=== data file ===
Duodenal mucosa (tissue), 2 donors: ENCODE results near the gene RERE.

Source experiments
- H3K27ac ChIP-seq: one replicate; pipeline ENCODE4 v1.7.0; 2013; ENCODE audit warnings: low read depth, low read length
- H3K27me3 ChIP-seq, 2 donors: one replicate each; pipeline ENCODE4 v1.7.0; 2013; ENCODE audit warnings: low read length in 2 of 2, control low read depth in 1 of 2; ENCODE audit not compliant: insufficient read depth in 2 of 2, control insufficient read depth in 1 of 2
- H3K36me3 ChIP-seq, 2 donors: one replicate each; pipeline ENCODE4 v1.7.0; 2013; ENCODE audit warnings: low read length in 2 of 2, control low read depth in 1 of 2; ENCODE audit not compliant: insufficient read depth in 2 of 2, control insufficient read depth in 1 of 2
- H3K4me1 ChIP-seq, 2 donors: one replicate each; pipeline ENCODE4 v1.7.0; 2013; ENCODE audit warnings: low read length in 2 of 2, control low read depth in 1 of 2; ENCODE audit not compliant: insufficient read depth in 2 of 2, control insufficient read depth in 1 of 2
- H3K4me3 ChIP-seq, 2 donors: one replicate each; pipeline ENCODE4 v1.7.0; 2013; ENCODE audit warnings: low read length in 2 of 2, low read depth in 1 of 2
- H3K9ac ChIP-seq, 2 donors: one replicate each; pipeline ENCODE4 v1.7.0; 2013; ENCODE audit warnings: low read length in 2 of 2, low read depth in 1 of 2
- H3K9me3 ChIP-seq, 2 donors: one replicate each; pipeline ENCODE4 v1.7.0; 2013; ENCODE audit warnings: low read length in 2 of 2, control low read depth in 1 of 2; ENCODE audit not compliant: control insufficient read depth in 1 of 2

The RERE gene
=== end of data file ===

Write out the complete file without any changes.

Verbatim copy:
Duodenal mucosa (tissue), 2 donors: ENCODE results near the gene RERE.

Source experiments
- H3K27ac ChIP-seq: one replicate; pipeline ENCODE4 v1.7.0; 2013; ENCODE audit warnings: low read depth, low read length
- H3K27me3 ChIP-seq, 2 donors: one replicate each; pipeline ENCODE4 v1.7.0; 2013; ENCODE audit warnings: low read length in 2 of 2, control low read depth in 1 of 2; ENCODE audit not compliant: insufficient read depth in 2 of 2, control insufficient read depth in 1 of 2
- H3K36me3 ChIP-seq, 2 donors: one replicate each; pipeline ENCODE4 v1.7.0; 2013; ENCODE audit warnings: low read length in 2 of 2, control low read depth in 1 of 2; ENCODE audit not compliant: insufficient read depth in 2 of 2, control insufficient read depth in 1 of 2
- H3K4me1 ChIP-seq, 2 donors: one replicate each; pipeline ENCODE4 v1.7.0; 2013; ENCODE audit warnings: low read length in 2 of 2, control low read depth in 1 of 2; ENCODE audit not compliant: insufficient read depth in 2 of 2, control insufficient read depth in 1 of 2
- H3K4me3 ChIP-seq, 2 donors: one replicate each; pipeline ENCODE4 v1.7.0; 2013; ENCODE audit warnings: low read length in 2 of 2, low read depth in 1 of 2
- H3K9ac ChIP-seq, 2 donors: one replicate each; pipeline ENCODE4 v1.7.0; 2013; ENCODE audit warnings: low read length in 2 of 2, low read depth in 1 of 2
- H3K9me3 ChIP-seq, 2 donors: one replicate each; pipeline ENCODE4 v1.7.0; 2013; ENCODE audit warnings: low read length in 2 of 2, control low read depth in 1 of 2; ENCODE audit not compliant: control insufficient read depth in 1 of 2

The RERE gene